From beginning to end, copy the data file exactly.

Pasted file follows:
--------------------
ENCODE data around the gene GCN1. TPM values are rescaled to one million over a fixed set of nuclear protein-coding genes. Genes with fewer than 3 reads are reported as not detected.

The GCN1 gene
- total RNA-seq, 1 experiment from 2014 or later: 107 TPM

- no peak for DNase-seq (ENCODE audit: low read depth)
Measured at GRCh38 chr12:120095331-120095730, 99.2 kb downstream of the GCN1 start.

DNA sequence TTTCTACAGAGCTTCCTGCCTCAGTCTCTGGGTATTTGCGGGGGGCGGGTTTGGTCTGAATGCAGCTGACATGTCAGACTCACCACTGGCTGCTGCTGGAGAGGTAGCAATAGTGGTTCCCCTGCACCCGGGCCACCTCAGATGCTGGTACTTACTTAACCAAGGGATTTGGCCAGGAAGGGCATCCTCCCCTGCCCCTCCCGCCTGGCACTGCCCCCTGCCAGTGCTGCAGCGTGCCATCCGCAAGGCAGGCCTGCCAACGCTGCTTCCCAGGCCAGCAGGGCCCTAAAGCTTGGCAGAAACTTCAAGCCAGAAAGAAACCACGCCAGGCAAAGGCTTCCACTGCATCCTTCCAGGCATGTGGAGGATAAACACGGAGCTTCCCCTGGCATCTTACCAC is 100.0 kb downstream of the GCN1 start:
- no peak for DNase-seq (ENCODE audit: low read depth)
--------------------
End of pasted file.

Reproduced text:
ENCODE data around the gene GCN1. TPM values are rescaled to one million over a fixed set of nuclear protein-coding genes. Genes with fewer than 3 reads are reported as not detected.

The GCN1 gene
- total RNA-seq, 1 experiment from 2014 or later: 107 TPM

- no peak for DNase-seq (ENCODE audit: low read depth)
Measured at GRCh38 chr12:120095331-120095730, 99.2 kb downstream of the GCN1 start.

DNA sequence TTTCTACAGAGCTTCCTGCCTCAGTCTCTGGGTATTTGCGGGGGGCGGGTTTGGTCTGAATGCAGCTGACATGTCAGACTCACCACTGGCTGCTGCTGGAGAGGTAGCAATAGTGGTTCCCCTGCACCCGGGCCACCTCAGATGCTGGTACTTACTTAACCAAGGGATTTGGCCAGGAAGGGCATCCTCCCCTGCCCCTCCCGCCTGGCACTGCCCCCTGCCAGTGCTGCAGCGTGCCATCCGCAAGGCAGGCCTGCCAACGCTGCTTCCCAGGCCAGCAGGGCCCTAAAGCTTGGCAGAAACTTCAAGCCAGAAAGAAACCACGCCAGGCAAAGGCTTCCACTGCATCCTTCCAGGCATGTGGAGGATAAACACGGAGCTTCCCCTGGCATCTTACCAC is 100.0 kb downstream of the GCN1 start:
- no peak for DNase-seq (ENCODE audit: low read depth)